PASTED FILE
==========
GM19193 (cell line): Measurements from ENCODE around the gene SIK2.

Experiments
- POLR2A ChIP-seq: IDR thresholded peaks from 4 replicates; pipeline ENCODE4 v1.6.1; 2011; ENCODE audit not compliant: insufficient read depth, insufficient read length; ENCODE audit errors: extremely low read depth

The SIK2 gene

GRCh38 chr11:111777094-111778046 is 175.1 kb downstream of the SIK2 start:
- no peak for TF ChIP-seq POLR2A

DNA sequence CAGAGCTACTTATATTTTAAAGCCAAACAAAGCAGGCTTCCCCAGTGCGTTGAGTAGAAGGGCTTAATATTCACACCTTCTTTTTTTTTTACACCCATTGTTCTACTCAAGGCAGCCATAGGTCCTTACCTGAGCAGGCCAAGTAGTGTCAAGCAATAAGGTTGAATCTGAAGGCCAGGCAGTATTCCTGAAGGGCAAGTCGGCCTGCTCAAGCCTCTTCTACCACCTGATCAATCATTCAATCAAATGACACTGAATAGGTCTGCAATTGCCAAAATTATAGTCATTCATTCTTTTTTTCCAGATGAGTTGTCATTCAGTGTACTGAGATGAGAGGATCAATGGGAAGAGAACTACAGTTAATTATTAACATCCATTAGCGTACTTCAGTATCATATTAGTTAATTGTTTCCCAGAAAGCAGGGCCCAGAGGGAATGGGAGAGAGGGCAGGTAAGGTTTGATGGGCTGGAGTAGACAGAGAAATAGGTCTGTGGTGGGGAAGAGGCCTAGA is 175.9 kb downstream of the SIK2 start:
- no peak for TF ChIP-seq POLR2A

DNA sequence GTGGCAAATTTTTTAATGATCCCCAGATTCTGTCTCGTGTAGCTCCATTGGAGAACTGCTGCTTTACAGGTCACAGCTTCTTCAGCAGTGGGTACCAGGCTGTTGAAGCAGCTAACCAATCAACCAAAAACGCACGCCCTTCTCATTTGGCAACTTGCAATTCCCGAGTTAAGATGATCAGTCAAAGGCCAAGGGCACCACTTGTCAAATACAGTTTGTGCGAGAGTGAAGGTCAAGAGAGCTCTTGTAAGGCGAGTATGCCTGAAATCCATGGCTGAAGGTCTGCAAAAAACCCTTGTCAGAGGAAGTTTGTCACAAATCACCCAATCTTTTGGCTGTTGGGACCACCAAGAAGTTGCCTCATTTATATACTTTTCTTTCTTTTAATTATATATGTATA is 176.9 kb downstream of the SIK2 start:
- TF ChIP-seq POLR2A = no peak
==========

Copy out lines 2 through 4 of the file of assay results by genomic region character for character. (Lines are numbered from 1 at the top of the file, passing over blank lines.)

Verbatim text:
Experiments
- POLR2A ChIP-seq: IDR thresholded peaks from 4 replicates; pipeline ENCODE4 v1.6.1; 2011; ENCODE audit not compliant: insufficient read depth, insufficient read length; ENCODE audit errors: extremely low read depth

The SIK2 gene